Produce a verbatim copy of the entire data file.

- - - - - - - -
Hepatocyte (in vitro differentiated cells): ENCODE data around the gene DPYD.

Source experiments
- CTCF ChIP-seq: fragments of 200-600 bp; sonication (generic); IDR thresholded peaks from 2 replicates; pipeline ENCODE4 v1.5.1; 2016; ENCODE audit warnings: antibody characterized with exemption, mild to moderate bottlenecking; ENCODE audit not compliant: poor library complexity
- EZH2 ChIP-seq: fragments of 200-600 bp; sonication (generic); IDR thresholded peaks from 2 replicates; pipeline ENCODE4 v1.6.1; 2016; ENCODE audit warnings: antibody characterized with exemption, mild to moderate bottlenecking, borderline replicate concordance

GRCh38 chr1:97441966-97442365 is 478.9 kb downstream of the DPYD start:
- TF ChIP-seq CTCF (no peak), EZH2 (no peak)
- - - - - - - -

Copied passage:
Hepatocyte (in vitro differentiated cells): ENCODE data around the gene DPYD.

Source experiments
- CTCF ChIP-seq: fragments of 200-600 bp; sonication (generic); IDR thresholded peaks from 2 replicates; pipeline ENCODE4 v1.5.1; 2016; ENCODE audit warnings: antibody characterized with exemption, mild to moderate bottlenecking; ENCODE audit not compliant: poor library complexity
- EZH2 ChIP-seq: fragments of 200-600 bp; sonication (generic); IDR thresholded peaks from 2 replicates; pipeline ENCODE4 v1.6.1; 2016; ENCODE audit warnings: antibody characterized with exemption, mild to moderate bottlenecking, borderline replicate concordance

GRCh38 chr1:97441966-97442365 is 478.9 kb downstream of the DPYD start:
- TF ChIP-seq CTCF (no peak), EZH2 (no peak)